EU Debates Cafe: Reform of the Electoral Code: Priorities and Areas of Intervention
The Institute for European Policy and Reform (IPRE), in partnership with the Civic Coalition for Free and Fair Elections (CALC) and with the support of the Hanns Seidel Foundation, organized the 11th EU Debates Café Online Public Debate, which took place on Friday, December 17th, 2021, dedicated to the priorities and areas of intervention for the reform of the Electoral Code.
The guests of the event, which was moderated by Mihai Mogildea, Team Leader, Europeanization Program, IPRE, discussed the main reform directions of the Electoral Code, starting from the priority areas of intervention and the problems identified in the previous elections.
Here are some of the keynote speeches:
Pavel Postică, Vice-President, Central Electoral Commission (CEC): “The Central Electoral Commission has set up a small working group to prepare a draft amendment to the Electoral Code. We must admit that the public commitments assumed by us have not been finalized in the internal terms that we have established, due to the new local elections in Bălți municipality and 14 other localities. But we have moved significantly forward on certain chapters that have been worked on anyway. At the end of January 2022, we intend to approve this bill in the CEC and to make it public for all interested parties. I believe that if this technical project is successfully discussed during February-March 2022, and in April it is accepted and promoted by an actor who has the right of legislative initiative and is registered in Parliament, then there is the possibility of voted in first reading in early May. Thus, I believe that after all the procedures this bill should be adopted one year before the next elections. If we talk conceptually, then the initiative implicitly aims to change the composition, mandate, structure and procedure of appointment of the Central Electoral Commission, but also the permanence of the electoral bodies, at least of the second level. The document will also specify the issues related to the settlement of electoral disputes, as well as the sanctions applied for violating the electoral legislation. The continuous digitization of the electoral process and the implementation of alternative voting methods will also be part of the announced project”.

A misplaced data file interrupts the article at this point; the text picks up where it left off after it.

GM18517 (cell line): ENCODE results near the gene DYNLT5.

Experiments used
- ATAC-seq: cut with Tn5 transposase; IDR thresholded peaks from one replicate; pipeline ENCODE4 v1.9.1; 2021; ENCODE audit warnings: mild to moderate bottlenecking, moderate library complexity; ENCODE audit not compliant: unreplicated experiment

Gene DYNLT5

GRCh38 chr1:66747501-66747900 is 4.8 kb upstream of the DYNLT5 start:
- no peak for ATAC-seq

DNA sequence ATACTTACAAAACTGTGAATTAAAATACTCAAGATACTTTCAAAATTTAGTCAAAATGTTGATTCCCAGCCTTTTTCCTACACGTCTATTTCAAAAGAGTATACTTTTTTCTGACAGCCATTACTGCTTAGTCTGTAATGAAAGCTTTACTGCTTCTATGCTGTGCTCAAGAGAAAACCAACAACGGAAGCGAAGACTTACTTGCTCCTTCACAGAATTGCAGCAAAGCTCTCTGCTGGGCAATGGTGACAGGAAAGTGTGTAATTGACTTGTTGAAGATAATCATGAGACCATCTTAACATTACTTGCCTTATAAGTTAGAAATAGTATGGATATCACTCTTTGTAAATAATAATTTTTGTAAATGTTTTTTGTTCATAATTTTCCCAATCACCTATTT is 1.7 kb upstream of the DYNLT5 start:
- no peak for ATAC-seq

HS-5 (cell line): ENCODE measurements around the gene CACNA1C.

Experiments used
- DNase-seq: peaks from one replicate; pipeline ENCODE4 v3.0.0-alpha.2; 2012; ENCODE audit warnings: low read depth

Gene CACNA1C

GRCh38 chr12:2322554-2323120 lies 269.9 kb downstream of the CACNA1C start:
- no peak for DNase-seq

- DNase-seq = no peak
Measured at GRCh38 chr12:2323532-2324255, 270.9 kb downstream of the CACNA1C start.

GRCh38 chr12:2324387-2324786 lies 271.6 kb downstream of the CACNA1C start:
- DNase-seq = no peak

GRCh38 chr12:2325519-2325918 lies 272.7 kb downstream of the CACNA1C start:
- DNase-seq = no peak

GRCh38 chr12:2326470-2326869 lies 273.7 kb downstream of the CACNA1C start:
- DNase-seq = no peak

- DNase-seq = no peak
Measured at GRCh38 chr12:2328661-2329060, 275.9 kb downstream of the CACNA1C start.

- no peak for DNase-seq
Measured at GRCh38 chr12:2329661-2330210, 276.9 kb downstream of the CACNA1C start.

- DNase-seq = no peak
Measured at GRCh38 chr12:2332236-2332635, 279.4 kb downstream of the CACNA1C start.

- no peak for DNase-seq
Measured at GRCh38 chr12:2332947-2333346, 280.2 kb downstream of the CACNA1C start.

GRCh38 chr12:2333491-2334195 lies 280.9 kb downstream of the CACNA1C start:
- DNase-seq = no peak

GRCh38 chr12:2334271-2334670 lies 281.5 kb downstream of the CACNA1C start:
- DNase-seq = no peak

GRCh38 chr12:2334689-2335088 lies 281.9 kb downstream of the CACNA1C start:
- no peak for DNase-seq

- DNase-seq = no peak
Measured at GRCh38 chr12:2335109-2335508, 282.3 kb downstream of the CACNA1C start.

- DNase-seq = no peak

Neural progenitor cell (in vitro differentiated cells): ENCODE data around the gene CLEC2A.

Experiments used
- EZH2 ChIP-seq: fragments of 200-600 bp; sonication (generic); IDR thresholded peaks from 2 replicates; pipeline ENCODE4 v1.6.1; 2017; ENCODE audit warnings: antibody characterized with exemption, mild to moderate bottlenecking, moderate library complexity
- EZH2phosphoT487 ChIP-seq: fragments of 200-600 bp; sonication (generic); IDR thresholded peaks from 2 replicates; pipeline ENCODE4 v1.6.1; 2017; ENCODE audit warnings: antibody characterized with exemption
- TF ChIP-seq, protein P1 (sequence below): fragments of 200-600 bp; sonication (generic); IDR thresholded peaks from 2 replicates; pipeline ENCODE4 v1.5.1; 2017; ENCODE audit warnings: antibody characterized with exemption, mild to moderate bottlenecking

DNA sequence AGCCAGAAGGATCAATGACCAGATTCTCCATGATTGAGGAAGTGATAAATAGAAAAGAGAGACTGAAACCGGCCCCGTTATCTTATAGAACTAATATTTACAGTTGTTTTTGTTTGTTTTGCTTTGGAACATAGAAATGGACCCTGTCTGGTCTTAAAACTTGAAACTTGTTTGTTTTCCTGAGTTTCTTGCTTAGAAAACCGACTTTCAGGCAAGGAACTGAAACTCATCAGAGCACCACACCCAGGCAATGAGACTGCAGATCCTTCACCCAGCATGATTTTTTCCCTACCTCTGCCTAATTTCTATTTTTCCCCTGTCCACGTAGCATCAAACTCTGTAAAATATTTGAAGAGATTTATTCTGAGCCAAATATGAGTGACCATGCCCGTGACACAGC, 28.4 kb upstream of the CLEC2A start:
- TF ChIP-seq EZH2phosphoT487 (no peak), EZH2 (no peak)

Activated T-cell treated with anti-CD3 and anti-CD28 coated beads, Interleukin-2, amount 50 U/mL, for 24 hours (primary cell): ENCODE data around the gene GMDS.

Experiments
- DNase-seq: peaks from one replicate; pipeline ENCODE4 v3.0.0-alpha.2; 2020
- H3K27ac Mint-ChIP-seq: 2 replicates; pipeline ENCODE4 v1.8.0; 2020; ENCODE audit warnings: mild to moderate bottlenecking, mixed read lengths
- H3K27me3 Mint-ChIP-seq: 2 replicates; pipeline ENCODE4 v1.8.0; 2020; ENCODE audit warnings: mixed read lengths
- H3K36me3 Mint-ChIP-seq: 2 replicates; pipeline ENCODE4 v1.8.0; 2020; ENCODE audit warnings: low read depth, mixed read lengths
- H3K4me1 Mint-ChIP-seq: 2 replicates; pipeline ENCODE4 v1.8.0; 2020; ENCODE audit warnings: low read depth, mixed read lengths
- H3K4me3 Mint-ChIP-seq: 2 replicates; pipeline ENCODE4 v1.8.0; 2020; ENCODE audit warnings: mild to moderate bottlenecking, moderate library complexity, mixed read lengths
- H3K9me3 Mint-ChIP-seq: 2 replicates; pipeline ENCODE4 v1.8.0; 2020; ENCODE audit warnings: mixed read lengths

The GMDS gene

Nicolae Panfil, Director of the Democratic Processes Monitoring Program, Promo-LEX: “I want to remind you that we also had a draft laq on the agenda, which, if I’m not mistaken, was built on the basis for the current draft law on amending the Electoral Code. It is important to find the best formula, which we can ensure that, on the one hand, the formation mechanism of the CEC corresponds to the needs of today and the functioning of this institution will not be one that acts especially in election campaigns, but which is constantly working to improve electoral processes. Another aspect we have been working on since 2013 is related to the financing of political parties and election campaigns. Here we have several recommendations and I would like to point out that there is already a draft law on toughening penalties for illegal financing. Within this project, we already fould reflected the need we have been talking about for so many years, to take into account administrative resources as an important source that greatly influences the course of elections and to give them an appreciation and to say once that the abuse of administrative resources is a problem. We also need to strengthen the capacity of the CEC and in this regard we have come up with some recommendations on the creation of a department or body within the CEC dedicated to documenting and ensuring the efficient control and supervision of the finances of political parties”.